Lawrence Ernest Gichner, 84, a Washington arts and antiques dealer and collector who had lectured widely on these subjects, died of a heart attack Feb. 28 at George Washington University Hospital.

Mr. Gichner was a native Washingtonian and a lifelong resident of this city. He graduated from Central High School and attended the University of Wisconsin.

As a young man he operated a family business, Gichner Inc., a roofing and sheet metal company. He left the operation in the mid-1950s to pursue his avocation, collecting arts and antiques, as a full-time business.

He was an appraiser and dealer, operating out of his home in Washington, and he specialized in Oriental and historical American items. His clients ranged from the Smithsonian Institution to private collectors.

Mr. Gichner was active in his business until his death. His wife of 48 years, Gertrude B. Gichner, worked in the business with him before her death in 1990.

Mr. Gichner had taught classes in public speaking at the Washington YMCA. He had participated in affairs of the Jewish Community Center and the Central High School Alumni Association.

Survivors include two daughters, Ernestine Gichner Miller of New York and Carolyn Gichner DeGaglia of Washington; and two granddaughters.


Art Professor and Painter

Leonard Jay Orbeck, 47, a professor of art at the Loudoun campus of Northern Virginia Community College, died of a heart ailment Feb. 26 at his home in Purcellville, Va.

He had taught printmaking, etching, drawing and painting at the college since 1974. His Cubist-style paintings were exhibited at local galleries and museums, including the Baltimore Museum of Art and the Museum of Fine Arts in Annapolis.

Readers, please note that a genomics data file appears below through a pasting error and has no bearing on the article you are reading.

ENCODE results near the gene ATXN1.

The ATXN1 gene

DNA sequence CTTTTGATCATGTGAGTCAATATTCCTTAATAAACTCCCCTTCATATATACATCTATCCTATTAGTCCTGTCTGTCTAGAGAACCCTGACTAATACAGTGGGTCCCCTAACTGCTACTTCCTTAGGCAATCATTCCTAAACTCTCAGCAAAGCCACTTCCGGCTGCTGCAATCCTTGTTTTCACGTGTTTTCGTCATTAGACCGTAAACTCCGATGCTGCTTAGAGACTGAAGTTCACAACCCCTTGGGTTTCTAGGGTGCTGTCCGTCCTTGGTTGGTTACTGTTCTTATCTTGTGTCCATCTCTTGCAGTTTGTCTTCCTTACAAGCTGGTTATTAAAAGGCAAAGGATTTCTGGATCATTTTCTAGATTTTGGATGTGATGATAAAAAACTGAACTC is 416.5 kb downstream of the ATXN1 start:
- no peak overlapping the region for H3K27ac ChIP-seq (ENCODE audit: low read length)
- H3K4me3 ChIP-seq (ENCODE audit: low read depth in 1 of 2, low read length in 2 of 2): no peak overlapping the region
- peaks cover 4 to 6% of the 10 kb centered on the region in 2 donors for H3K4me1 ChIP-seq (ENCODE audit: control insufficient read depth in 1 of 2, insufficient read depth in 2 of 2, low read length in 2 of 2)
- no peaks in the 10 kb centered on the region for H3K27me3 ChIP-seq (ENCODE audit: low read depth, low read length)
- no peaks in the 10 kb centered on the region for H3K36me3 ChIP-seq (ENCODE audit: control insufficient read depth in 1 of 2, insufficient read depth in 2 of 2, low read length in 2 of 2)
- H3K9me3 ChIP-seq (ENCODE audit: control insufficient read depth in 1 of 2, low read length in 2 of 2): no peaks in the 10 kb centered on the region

His work is owned by the Library of Congress, the American Film Institute and the Philip Morris Collection in Richmond. He was preparing for a show at the Foundry Gallery in Washington when he died.

Mr. Orbeck was born in Washington. He attended Northwestern High School in Hyattsville and the University of Maryland, where he also received a master's degree in fine arts. He studied painting with Washington artist Jacob Kainen and printmaking at Landfall Press in Chicago.

Mr. Orbeck also taught art at the University of Maryland, Montgomery College and the Corcoran School of Art. His marriage to Elena Orbeck ended in divorce.

Survivors include a son, Jacob Orbeck of Purcellville; a brother, Anthony J. Orbeck of Bowie; and a sister, Camille Weaver of Bowie.


Programmer and Broker

James W. Homeyer, 65, a retired Air Force chief master sergeant who was a computer programmer and real estate broker, died of congestive heart failure Feb. 27 at Dewitt Army Hospital at Fort Belvoir. A resident of the Washington area since 1964, he lived in Alexandria.

Mr. Homeyer retired from the Air Force in 1966 after 20 years spent largely as a computer programmer. Until the late 1980s, he was a broker with Hylton Enterprises and his own company, Homeyer and Bachman Realty in Dale City.

Mr. Homeyer was a native of Karnes City, Tex. He was a Mason.

Survivors include his wife, Betty S. Homeyer of Alexandria; three children, James William Homeyer Jr. of Houston, and Donna Sue Harris and Sharon Ann Perry, both of Woodbridge; two brothers, Joseph Homeyer of Pettus, Tex., and Robert Homeyer of Kenedy, Tex.; a sister, Laura Madsen of Kenedy; and five grandchildren.



Carl X. Motta, 87, a retired Washington Post printer, died Feb. 27 at Carriage Hill Nursing Home in Silver Spring. He had suffered a stroke.

Mr. Motta, who lived in Washington, was born in Catania, Sicily. He came to the United States in 1906 and settled in Washington. He graduated from Eastern High School and attended Chaffey College in California. He served in the Army Air Forces during World War II.

He retired from The Post in 1968 after 37 years as a printer. He had been with The Post since 1954 and before that had worked 16 years for the Washington Times-Herald. Earlier he had been a printer at the Baltimore Sun.

Survivors include his wife, Susan V. Motta of Washington, and two sons, Anthony C. Motta of Washington and Alfred F. Motta of Chevy Chase.